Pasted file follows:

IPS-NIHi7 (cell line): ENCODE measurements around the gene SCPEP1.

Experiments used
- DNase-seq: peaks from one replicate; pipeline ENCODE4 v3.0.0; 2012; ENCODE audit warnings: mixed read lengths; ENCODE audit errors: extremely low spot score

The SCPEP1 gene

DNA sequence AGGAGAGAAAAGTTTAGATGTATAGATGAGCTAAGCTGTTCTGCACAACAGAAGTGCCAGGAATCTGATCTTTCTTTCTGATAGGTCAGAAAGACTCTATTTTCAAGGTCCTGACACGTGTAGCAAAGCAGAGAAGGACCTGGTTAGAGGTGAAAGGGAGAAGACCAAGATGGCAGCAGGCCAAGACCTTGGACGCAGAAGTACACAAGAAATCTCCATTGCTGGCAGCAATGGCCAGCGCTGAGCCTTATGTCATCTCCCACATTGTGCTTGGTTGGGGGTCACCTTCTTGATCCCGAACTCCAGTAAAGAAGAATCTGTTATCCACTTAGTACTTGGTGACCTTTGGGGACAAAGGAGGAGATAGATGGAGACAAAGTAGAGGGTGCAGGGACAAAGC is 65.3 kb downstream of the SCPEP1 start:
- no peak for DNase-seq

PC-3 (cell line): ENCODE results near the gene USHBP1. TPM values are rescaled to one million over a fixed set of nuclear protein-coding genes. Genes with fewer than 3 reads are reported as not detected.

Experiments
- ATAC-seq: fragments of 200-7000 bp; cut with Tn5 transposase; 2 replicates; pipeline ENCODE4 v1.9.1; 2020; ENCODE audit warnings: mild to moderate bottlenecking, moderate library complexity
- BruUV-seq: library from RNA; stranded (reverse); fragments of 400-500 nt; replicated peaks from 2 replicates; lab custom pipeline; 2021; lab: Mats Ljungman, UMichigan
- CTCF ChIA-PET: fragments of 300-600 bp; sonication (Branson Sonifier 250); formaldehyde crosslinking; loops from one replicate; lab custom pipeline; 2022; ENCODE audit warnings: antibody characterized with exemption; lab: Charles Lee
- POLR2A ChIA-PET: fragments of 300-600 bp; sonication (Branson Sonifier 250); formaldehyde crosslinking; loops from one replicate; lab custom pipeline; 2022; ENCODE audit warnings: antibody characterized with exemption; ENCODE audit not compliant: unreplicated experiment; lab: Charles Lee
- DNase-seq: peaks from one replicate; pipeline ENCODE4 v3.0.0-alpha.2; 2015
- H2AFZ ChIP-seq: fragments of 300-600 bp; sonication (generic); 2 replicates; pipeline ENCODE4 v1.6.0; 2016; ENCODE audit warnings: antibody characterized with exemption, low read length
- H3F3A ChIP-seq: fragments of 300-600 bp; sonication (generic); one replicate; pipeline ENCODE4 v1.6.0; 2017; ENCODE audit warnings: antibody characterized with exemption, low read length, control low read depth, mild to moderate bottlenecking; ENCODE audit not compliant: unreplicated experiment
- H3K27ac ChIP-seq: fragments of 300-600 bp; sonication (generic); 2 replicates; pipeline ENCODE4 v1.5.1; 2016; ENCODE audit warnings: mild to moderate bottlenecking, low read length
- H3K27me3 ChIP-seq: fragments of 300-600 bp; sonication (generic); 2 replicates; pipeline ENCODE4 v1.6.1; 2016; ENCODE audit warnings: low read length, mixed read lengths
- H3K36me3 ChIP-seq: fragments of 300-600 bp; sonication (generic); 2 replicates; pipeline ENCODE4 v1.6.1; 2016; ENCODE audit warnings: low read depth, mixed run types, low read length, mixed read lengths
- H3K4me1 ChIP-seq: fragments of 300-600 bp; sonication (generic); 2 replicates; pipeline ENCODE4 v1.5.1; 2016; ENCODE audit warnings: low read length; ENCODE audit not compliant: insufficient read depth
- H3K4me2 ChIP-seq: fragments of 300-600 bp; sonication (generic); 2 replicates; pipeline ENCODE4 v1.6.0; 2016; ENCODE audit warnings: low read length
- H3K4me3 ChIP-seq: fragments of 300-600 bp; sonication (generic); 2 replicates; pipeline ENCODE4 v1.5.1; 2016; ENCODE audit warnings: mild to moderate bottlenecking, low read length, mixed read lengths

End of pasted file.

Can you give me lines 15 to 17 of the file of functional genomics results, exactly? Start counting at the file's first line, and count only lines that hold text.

- H3F3A ChIP-seq: fragments of 300-600 bp; sonication (generic); one replicate; pipeline ENCODE4 v1.6.0; 2017; ENCODE audit warnings: antibody characterized with exemption, low read length, control low read depth, mild to moderate bottlenecking; ENCODE audit not compliant: unreplicated experiment
- H3K27ac ChIP-seq: fragments of 300-600 bp; sonication (generic); 2 replicates; pipeline ENCODE4 v1.5.1; 2016; ENCODE audit warnings: mild to moderate bottlenecking, low read length
- H3K27me3 ChIP-seq: fragments of 300-600 bp; sonication (generic); 2 replicates; pipeline ENCODE4 v1.6.1; 2016; ENCODE audit warnings: low read length, mixed read lengths